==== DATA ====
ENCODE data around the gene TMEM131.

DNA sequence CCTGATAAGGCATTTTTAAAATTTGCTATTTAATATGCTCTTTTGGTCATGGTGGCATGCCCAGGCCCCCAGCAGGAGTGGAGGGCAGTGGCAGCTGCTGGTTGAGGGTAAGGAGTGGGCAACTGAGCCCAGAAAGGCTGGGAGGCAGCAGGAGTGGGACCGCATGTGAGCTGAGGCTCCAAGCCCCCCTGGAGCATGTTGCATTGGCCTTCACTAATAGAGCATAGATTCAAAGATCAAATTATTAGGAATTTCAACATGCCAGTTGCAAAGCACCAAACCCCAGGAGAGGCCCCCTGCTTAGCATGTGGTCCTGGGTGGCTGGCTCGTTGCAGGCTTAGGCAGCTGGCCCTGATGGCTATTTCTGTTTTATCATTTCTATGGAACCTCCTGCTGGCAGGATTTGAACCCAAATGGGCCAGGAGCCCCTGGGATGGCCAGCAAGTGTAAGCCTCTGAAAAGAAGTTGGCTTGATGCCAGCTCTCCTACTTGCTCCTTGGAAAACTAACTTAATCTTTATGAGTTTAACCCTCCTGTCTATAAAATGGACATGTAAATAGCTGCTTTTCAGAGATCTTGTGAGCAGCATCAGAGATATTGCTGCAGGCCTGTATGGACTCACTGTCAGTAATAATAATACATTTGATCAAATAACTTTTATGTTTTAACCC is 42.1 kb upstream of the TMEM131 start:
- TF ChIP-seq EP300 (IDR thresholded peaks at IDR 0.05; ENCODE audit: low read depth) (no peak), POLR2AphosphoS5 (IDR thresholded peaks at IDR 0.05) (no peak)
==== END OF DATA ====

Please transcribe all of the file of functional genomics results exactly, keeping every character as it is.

ENCODE data around the gene TMEM131.

DNA sequence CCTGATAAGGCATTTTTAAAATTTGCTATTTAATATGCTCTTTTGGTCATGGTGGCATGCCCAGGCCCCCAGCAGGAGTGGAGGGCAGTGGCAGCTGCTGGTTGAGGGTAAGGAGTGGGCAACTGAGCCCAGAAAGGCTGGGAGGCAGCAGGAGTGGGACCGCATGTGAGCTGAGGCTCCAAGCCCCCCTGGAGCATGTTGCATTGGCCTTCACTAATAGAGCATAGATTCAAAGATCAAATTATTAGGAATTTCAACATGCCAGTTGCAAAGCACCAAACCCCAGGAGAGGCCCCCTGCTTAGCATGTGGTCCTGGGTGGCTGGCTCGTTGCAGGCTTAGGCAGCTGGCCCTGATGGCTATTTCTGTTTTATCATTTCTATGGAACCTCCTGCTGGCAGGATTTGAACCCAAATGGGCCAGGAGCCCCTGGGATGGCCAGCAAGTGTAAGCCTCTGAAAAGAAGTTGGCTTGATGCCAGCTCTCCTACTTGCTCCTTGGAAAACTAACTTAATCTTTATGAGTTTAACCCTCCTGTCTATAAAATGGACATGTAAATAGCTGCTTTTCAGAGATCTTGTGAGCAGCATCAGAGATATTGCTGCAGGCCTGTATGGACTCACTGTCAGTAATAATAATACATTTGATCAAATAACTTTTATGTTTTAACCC is 42.1 kb upstream of the TMEM131 start:
- TF ChIP-seq EP300 (IDR thresholded peaks at IDR 0.05; ENCODE audit: low read depth) (no peak), POLR2AphosphoS5 (IDR thresholded peaks at IDR 0.05) (no peak)